Working collaboratively provides greater opportunity for dive operators around the world to be better informed and equipped to apply sustainable dive practices, using Green Fins’ guidelines. Reducing environmental threats and pressure on the fragile marine environment will result in improved coral reef resilience and increased sustainable tourism at dive destinations. The partnership delivers on the goals of Agenda 2030 of the United Nations, specifically SDG 12 (Sustainable Consumption and Production) and 14 (Life below water).

About Reef-World:

Reef-World supports governments and communities in sustainable consumption and production of coastal resources and marine life. This is done through the Green Fins initiative, established and implemented in partnership with UN Environment. Green Fins is a free membership program for participating businesses that provide scuba diving or snorkeling activities and pledge to follow a set of best environmental practices. Within the 550+ businesses that have implemented Green Fins across nine countries, consistent reduction in threats to the marine environment has been measured, reflecting continued improvements in environmental practice. Specific areas of change are seen in reduced single-use plastics and chemical cleaning products, more responsible underwater behavior among divers and improved environmental awareness within our target audience. For more information visit reef-world.org and greenfins.net.

Continue your PADI Pro journey for 2019

Being a PADI Pro means teaching the world’s most respected and instructionally solid system in diving, transforming people into divers and changing their lives forever.

Renew Online Now

PADI Member Benefits

  • The ability to teach or assist PADI courses and programs around the world
  • Be part of a global community of over 135,000 Professional members
  • Competitively priced specialist diving insurance policies for PADI EMEA members
  • Gain recognition and be an Elite Instructor with the annual PADI Elite Instructor Awards
  • Free access to PADI seminars, webinars, Quarterly Training Bulletins and Member Forums
  • Participate in or host one of PADI’s global events, such as Women’s Dive Day and AWARE Week
  • Stay up to date with the latest news in diving with the Undersea Journal and the Surface Interval email newsletter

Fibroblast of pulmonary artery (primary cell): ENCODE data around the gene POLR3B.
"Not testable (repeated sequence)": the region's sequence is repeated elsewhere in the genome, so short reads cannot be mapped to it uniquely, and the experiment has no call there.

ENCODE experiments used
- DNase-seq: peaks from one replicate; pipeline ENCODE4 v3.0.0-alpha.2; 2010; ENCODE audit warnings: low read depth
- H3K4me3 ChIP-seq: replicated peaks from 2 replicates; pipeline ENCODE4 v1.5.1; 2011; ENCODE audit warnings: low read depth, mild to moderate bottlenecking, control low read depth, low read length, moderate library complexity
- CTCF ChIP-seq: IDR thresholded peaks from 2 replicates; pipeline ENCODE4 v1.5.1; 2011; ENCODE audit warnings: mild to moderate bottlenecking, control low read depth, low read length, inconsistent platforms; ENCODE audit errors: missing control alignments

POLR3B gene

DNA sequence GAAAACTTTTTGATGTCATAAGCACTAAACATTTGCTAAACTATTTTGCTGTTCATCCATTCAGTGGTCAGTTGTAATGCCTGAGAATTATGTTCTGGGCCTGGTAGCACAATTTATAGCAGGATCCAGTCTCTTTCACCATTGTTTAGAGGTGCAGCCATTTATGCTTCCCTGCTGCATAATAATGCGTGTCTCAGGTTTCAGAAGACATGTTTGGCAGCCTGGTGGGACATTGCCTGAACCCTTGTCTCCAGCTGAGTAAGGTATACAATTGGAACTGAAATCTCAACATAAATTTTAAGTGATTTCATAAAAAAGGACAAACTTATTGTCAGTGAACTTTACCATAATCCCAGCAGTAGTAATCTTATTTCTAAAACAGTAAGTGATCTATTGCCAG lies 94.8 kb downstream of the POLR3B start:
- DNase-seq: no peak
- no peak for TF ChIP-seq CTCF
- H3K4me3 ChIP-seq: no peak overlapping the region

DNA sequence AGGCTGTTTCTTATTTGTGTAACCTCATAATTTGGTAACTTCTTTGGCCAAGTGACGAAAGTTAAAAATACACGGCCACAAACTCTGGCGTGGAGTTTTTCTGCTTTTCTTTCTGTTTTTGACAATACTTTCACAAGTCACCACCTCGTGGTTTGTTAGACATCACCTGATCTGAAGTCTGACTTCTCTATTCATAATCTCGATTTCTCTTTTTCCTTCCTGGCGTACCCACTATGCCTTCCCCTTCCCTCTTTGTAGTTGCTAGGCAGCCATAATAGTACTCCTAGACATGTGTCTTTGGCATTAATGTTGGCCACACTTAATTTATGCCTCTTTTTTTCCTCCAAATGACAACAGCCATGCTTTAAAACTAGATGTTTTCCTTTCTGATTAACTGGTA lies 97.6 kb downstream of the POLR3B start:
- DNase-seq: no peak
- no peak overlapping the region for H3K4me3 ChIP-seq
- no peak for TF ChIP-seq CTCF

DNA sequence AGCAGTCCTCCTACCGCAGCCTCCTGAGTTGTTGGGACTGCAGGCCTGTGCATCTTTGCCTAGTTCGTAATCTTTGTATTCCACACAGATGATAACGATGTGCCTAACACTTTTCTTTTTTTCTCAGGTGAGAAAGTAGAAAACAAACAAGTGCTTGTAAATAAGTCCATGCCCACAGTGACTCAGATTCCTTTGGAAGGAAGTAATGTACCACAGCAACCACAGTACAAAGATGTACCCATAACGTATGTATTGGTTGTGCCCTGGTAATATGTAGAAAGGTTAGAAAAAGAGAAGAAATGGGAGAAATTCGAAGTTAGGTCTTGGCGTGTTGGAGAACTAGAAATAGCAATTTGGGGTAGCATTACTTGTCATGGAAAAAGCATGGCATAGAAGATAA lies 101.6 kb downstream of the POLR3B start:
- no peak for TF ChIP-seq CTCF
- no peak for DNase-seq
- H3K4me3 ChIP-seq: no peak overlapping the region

• Training information and pro-development webinars on the PADI Pros’ Site
  • Cutting-edge digital educational tools with PADI’s Digital Products available in 25 languages across all devices
  • Online certification processing
  • Online access to the Pros Site and Employment Board classifieds
  • Access to your Regional Sales and Training Consultants and support from your Regional Headquarters

Renewing your membership ensures that you can continue to transform lives, provide a community for your divers and protect our ocean planet.

Renew Online Now

Dive Opportunities in Salalah – Oman

When it comes to dive center ownership, location is everything. You need access to good diving, good transport links for customers to reach you and a demand for diving that will sustain your operation. Salalah, the capital city of Dhofar province in the Southern region of Oman, provides these qualities for PADI Dive Centers.

What can you expect from owning a dive center on Oman’s Southern coast?

Like most places on Earth, dive store owners here can expect seasonal variance. In real terms, June to September is considered the low-season due to the Indian Ocean climate change. Although monsoon rain settling over the mountains turn the typical Arabian landscape into lush green scenic views, the diving grinds to a halt. Heavy rains wash out many dive sites and turn the underwater flora from vibrant coral fields into dense kelp forests. The strong winds and limited visibility make diving opportunities in Salalah difficult in this Khareef (autumn) season.

To learn more about the unique nature of Oman’s diving, visit the PADI Blog.

Once the Khareef is over, the diving starts! As to be expected from a Gulf country, everything goes back to normal sunny days during September. The green mountains fade for another year, giving way to the beautiful wild and white beaches. Temperatures average 30 degrees and are twinned with a pleasant constant ocean breeze. The water warms up and divers are ready once more.

Where to dive and what to expect?

Mirbat – Beach Diving and shallow waters. PADI Dive Centers can conduct all of the PADI Entry Level Courses in Mirbat.